by Gwen DuBois, MD, MPH and Lili Sheeline
Concerned about the possibility of a disaster in a facility located in a town of over 20,000, in August, 84 organizations sent a letter to Maryland Governor Larry Hogan requesting that a Quantitative Risk Assessment (QRA) be made of the Dominion Cove Point (DCP) gas liquefaction and export facility currently under construction in Lusby, Md. Federal law permits state input into liquefied natural gas (LNG) licensing determinations to ensure health and safety protection of residents. This facility is scheduled to open in 2017.
The National Fire Protection Association (NFPA), which sets building safety guidelines, dictates that LNG facilities not pose “intolerable risks to the surrounding populations…” and that risks “shall be evaluated… using QRA protocol.” It also has developed guidelines specifically to increase safety at sites being converted from LNG import to export, like DCP, exactly because the threat of catastrophic accidents is real.
Yet despite being situated in Calvert County’s most populated town of over 20,000 people and served by a volunteer fire department, no formal risk assessment has ever been conducted of this export facility. Public safety and health are of particular concern given that a 2006 Maryland study found the old import facility (that the new facility will replace) posed societal risks approaching “intolerable” under certain conditions.
Located across the street from residences, the new plant will add to its existing capacity of 110 million gallons of LNG: 410,000 gallons of propane, 68,000 gallons of ethane and over one hundred thousand gallons of other toxic materials. Piped-in gas would be stripped of dangerous impurities including mercury and converted to liquid methane at temperatures of minus 260 F with a refrigerant mix of propane and ethane. Many new mechanical components could result in higher probabilities of failure, including 23 compressors, 121 pumps, 38 heat exchangers, more than 10,000 valves, and 74 miles of pipeline.
When liquefied gas leaks into the environment, it forms a highly flammable vapor cloud that can asphyxiate or, if ignited, create a flash fire or explosion. The result can be serious burns, traumatic injuries and death.
A 2004 explosion at an LNG export facility in Skikda, Algeria killed 30 workers and blew windows out of homes six miles away. In 2014, in the agricultural town of Plymouth, Wash. (population 352), and a small LNG explosion injured five workers and forced a two-mile evacuation.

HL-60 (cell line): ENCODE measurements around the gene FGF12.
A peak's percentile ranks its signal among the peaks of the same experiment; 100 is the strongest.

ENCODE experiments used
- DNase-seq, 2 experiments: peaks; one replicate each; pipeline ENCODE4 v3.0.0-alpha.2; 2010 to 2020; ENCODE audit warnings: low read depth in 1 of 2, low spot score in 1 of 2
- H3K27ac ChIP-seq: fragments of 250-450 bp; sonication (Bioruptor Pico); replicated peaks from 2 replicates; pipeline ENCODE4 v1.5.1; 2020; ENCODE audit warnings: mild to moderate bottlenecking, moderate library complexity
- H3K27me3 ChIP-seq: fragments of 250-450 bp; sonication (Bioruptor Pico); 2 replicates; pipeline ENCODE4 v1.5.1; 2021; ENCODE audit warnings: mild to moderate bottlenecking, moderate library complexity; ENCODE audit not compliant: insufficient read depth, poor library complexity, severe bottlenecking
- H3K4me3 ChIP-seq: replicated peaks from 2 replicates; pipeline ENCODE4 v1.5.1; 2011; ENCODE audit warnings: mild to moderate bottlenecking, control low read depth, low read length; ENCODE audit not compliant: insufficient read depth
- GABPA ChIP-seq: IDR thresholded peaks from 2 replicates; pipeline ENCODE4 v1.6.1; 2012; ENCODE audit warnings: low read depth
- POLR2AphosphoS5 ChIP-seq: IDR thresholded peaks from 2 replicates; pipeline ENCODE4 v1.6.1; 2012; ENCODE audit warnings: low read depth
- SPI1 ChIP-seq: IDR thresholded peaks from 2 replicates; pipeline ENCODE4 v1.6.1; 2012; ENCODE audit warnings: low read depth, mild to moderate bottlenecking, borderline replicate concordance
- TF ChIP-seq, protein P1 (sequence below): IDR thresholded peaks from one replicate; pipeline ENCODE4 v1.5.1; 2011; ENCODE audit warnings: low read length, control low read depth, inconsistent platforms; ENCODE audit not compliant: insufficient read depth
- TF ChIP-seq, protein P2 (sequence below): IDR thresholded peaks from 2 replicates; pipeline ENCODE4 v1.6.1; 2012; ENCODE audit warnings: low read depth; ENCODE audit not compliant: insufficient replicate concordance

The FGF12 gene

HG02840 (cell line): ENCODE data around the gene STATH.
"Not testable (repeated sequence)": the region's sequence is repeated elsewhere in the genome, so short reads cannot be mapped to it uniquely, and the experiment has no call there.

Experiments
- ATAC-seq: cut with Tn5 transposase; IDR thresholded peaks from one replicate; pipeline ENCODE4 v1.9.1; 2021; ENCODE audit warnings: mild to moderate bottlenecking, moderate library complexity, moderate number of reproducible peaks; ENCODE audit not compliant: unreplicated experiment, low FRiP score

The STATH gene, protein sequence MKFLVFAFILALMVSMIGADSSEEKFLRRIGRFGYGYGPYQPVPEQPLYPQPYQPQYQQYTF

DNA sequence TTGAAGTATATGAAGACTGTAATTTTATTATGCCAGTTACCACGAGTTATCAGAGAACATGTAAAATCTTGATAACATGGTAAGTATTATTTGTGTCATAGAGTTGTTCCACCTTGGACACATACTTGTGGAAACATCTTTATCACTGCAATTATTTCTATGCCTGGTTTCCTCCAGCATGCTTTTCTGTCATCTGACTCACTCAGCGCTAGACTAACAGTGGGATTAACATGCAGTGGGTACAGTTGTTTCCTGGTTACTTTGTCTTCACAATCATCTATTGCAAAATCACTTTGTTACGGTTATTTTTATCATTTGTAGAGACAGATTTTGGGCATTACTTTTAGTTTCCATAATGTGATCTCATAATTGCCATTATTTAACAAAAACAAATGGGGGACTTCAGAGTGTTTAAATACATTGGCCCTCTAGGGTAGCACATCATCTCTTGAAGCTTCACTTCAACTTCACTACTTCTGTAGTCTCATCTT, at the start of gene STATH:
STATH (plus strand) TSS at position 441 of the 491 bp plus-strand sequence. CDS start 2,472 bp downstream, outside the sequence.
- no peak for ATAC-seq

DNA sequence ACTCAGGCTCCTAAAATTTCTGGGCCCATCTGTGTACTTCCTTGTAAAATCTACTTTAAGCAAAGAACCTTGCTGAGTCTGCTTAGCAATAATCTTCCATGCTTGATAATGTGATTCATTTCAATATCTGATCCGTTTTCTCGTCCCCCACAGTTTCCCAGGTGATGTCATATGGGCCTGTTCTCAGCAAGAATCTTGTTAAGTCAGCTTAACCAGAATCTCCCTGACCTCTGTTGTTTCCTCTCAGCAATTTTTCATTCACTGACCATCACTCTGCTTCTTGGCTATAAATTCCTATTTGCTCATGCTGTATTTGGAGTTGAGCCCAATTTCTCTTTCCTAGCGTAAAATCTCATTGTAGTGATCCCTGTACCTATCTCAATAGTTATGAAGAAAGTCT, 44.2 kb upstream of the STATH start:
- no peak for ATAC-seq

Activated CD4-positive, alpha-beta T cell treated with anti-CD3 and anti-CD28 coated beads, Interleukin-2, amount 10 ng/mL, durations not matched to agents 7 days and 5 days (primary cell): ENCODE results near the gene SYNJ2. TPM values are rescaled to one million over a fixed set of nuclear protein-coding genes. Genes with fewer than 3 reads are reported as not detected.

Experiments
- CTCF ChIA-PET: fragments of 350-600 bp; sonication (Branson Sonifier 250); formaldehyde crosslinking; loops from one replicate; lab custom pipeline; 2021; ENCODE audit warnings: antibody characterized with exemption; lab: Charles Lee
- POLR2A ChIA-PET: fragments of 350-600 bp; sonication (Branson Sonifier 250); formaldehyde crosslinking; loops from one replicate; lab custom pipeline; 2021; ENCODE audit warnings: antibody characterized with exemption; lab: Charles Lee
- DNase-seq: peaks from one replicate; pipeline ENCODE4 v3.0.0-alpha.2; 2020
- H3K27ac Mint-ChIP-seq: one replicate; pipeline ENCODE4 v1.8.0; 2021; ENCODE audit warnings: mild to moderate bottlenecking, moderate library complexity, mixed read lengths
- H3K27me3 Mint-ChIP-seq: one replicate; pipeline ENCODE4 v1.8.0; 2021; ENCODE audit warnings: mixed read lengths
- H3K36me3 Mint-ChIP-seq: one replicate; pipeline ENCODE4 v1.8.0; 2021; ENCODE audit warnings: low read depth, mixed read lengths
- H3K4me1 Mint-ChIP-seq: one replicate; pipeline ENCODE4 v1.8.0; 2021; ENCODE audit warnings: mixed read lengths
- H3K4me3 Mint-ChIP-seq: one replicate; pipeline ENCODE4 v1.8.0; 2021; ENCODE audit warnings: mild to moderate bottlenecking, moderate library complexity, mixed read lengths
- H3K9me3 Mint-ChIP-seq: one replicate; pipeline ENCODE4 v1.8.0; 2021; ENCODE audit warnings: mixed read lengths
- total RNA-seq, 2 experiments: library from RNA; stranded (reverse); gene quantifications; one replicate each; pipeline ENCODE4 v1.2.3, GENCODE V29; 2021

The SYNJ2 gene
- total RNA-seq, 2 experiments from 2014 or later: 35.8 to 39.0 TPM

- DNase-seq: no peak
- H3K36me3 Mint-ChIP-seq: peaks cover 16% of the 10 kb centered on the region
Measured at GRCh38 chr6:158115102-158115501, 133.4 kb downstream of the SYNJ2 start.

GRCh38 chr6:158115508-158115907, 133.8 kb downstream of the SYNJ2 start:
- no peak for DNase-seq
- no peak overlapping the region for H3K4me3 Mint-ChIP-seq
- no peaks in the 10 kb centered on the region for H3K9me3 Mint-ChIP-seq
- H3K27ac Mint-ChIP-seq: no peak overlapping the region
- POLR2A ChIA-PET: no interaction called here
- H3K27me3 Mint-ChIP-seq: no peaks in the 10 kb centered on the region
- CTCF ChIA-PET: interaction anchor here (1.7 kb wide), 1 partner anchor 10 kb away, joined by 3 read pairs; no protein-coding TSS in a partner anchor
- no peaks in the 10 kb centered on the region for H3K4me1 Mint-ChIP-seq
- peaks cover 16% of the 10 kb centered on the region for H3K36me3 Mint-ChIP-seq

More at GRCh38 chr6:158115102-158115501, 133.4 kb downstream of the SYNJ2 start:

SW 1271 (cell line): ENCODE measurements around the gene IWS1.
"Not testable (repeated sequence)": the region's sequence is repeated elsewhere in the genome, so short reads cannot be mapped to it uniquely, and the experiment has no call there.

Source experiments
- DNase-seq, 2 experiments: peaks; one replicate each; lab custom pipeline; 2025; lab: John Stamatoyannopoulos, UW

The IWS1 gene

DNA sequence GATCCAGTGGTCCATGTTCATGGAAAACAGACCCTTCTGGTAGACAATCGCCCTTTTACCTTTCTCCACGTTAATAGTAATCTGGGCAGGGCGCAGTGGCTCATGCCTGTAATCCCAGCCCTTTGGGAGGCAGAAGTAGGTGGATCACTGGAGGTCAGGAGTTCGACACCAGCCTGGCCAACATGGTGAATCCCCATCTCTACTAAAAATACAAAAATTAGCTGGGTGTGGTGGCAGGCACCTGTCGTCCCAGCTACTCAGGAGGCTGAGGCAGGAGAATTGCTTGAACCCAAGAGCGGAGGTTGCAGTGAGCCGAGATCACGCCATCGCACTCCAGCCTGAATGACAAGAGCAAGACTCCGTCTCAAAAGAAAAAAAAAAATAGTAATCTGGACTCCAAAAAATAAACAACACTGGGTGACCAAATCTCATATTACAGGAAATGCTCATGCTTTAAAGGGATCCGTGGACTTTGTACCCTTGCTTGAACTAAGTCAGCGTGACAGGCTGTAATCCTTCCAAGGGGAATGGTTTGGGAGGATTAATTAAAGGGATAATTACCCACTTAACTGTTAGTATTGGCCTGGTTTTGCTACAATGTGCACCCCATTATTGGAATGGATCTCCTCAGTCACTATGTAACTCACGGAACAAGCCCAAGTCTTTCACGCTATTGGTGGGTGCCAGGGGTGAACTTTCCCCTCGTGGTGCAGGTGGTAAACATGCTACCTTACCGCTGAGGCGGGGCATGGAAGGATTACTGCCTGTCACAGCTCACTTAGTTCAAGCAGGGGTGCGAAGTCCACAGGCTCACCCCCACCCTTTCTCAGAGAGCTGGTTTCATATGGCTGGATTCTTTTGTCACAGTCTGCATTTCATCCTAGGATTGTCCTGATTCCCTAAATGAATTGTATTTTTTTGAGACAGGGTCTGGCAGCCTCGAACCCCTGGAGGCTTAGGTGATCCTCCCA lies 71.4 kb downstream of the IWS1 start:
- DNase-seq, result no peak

In both cases, one malfunction led to another, creating a series of cascading events. Given Dominion’s massive infrastructure within a tight footprint, a similar domino effect is a real possibility. The 2006 study indicated that one storage tank failure could cause a flash fire 0.8 miles in radius, enveloping 360 homes. If, as in Plymouth, a DCP accident required a two-mile evacuation, the people in 2,365 homes, two schools, many daycare centers, churches and a commercial town center would have to be moved – quickly.
More than 20 tons of hazardous and toxic pollution also will be added annually to Lusby’s air. Some, like benzene and formaldehyde, can cause cancer from long-term exposures; for many, large acute exposures can cause severe injury and even death. Ammonia can burn skin, eyes, throat and lungs. Hydrogen sulfide can cause loss of consciousness, coma, respiratory paralysis and, if the victim survives, fluid in lungs. Hexane exposure can cause paralysis of arms and legs. These are just some of the potential impacts of a chemical disaster at Cove Point.
People already are concerned about serious health problems from air pollution related to the LNG terminal and associated traffic: lung cancer, heart attacks and cardiovascular mortality from particulate matter; new onset asthma in children and premature respiratory death in adults from ozone pollution. Calvert County’s ozone levels already exceed U.S. Environmental Protection Agency (EPA) standards.
This facility will emit annually more than three million tons of greenhouse gases per year, a clear contributor to climate change.
What is most terrifying is that regulators have refused to perform an assessment of risks from catastrophic fires and explosions at the new export terminal.
The deafening silence of Maryland’s elected leadership needs to be broken now. Governor Hogan: These threats are real. Protect your citizens: Order an independent, third-party QRA, and halt construction at Dominion Cove Point until all risks are identified and addressed.
For a footnoted version of this post, click here.
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Gwen DuBois, MD, MPH is president of Chesapeake PSR, and Lili Sheeline is with Calvert Citizens for a Healthy Community.